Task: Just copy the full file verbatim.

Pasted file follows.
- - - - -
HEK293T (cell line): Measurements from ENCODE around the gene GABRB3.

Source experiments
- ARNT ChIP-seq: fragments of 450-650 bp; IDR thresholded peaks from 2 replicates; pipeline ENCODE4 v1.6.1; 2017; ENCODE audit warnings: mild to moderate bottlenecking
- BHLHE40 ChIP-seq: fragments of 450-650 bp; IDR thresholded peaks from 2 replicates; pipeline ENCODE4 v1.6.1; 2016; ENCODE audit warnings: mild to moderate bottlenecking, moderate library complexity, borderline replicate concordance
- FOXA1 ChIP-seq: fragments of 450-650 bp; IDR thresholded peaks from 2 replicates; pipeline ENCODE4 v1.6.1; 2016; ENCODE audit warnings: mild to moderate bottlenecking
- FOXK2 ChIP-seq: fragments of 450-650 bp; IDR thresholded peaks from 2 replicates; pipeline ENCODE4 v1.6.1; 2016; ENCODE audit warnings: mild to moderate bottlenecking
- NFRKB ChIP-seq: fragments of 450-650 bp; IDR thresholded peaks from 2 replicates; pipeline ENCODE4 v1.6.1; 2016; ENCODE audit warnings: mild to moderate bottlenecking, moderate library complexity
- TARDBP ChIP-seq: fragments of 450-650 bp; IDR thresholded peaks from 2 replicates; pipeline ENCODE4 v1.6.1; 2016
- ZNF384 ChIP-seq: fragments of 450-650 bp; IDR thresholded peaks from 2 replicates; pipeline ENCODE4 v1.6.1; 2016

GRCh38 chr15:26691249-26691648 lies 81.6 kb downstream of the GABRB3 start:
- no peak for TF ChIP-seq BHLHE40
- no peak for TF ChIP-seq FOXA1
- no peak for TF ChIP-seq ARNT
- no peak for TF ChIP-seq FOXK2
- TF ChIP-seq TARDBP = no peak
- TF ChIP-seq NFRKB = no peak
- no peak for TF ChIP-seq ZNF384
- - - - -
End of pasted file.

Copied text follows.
HEK293T (cell line): Measurements from ENCODE around the gene GABRB3.

Source experiments
- ARNT ChIP-seq: fragments of 450-650 bp; IDR thresholded peaks from 2 replicates; pipeline ENCODE4 v1.6.1; 2017; ENCODE audit warnings: mild to moderate bottlenecking
- BHLHE40 ChIP-seq: fragments of 450-650 bp; IDR thresholded peaks from 2 replicates; pipeline ENCODE4 v1.6.1; 2016; ENCODE audit warnings: mild to moderate bottlenecking, moderate library complexity, borderline replicate concordance
- FOXA1 ChIP-seq: fragments of 450-650 bp; IDR thresholded peaks from 2 replicates; pipeline ENCODE4 v1.6.1; 2016; ENCODE audit warnings: mild to moderate bottlenecking
- FOXK2 ChIP-seq: fragments of 450-650 bp; IDR thresholded peaks from 2 replicates; pipeline ENCODE4 v1.6.1; 2016; ENCODE audit warnings: mild to moderate bottlenecking
- NFRKB ChIP-seq: fragments of 450-650 bp; IDR thresholded peaks from 2 replicates; pipeline ENCODE4 v1.6.1; 2016; ENCODE audit warnings: mild to moderate bottlenecking, moderate library complexity
- TARDBP ChIP-seq: fragments of 450-650 bp; IDR thresholded peaks from 2 replicates; pipeline ENCODE4 v1.6.1; 2016
- ZNF384 ChIP-seq: fragments of 450-650 bp; IDR thresholded peaks from 2 replicates; pipeline ENCODE4 v1.6.1; 2016

GRCh38 chr15:26691249-26691648 lies 81.6 kb downstream of the GABRB3 start:
- no peak for TF ChIP-seq BHLHE40
- no peak for TF ChIP-seq FOXA1
- no peak for TF ChIP-seq ARNT
- no peak for TF ChIP-seq FOXK2
- TF ChIP-seq TARDBP = no peak
- TF ChIP-seq NFRKB = no peak
- no peak for TF ChIP-seq ZNF384